Deadlift

The Case for High Reps

By now, it’s probably ingrained in you that you need to perform high reps per set (I’m looking at you, bodybuilders). Let me clarify that I define high reps to dawdle in the 8-12 rep range but could be as low as 6 reps per set.

There shouldn’t be anything really earth-shattering here. If you train with high reps, your goal is to build a bigger muscle.

Some folks call this “structural hypertrophy” since the higher rep sets allow you to focus primarily on the muscles themselves. They also lend themselves to fewer total sets per exercise. By virtue of slowing down the movement, coupled with the sheer amount of reps you do per set, you’re going to increase time under tension, which is a necessary stimulus for hypertrophy. No doubt, gains in strength will come along for the ride, but increases in muscular growth will outpace the increases in strength.

But what happens if you spend all your time here? Quite simply, your body will adapt to your training in this rep range if you continue it for extended periods of time. Furthermore, training in that zone will ultimately limit the amount of intensity you can use as well.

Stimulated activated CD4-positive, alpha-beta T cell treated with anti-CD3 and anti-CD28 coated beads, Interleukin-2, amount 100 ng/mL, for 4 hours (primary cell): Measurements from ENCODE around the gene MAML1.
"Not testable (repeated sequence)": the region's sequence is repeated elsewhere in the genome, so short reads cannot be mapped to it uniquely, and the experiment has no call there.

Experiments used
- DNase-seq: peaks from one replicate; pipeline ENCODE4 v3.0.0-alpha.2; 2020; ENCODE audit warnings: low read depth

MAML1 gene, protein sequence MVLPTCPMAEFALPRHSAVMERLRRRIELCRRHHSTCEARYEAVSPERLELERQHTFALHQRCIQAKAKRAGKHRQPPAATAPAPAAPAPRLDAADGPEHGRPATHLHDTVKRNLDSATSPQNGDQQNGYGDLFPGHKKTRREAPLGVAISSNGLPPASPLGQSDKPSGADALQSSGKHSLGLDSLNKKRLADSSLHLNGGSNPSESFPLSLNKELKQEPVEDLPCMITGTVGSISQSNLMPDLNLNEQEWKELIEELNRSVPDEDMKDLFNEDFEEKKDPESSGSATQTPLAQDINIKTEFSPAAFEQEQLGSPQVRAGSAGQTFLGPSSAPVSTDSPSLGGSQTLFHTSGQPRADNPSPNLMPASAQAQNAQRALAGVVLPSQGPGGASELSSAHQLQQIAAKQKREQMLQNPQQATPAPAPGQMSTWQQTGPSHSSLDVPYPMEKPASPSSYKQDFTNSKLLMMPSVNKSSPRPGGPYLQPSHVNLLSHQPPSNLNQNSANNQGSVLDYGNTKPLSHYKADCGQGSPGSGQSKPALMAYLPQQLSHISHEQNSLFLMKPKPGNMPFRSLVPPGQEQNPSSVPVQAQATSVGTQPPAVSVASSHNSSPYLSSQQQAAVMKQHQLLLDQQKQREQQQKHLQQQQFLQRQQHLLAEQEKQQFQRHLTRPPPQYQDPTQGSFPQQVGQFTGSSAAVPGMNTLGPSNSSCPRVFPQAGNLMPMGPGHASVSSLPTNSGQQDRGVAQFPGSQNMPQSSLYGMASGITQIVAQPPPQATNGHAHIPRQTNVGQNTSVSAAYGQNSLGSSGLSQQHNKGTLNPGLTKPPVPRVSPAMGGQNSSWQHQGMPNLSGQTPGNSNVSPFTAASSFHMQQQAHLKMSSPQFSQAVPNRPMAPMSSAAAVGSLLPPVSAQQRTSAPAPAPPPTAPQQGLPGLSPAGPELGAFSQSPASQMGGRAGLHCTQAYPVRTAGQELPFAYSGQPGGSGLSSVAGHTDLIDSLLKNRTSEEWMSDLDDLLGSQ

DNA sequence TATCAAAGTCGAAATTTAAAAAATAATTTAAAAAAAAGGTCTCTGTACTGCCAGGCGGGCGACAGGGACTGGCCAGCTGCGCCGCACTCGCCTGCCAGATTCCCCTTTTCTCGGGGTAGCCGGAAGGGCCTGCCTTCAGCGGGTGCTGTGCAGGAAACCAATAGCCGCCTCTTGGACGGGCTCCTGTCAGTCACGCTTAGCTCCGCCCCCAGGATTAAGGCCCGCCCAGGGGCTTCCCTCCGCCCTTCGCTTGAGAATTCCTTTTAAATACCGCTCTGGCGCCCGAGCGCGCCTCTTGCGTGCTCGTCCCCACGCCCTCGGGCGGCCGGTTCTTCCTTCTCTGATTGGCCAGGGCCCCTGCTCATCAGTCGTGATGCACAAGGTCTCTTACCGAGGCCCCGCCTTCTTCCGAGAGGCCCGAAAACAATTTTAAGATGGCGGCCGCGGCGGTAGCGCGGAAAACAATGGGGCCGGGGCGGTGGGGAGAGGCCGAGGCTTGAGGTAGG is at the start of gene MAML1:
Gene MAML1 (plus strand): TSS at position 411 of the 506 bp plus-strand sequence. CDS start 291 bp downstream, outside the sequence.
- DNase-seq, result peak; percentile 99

Do high-rep sets (15, 20, or more reps per set) have a place in programming? Sure, but they’re probably the exception rather than the rule.

The solution here is clear: Focus on getting stronger! This brings me to my next point…

The solution here is clear: Focus on getting stronger!

The Case for Low Reps

High reps deliver big gains, right? Well, low reps have a place, too!

The low-rep zone can be defined as anything between 1 rep with near-maximal effort and 5 reps in a set. They’re often viewed as being geared more for powerlifting or Olympic lifting, but if you really want to make high-threshold motor units work, you will need to push some serious weight!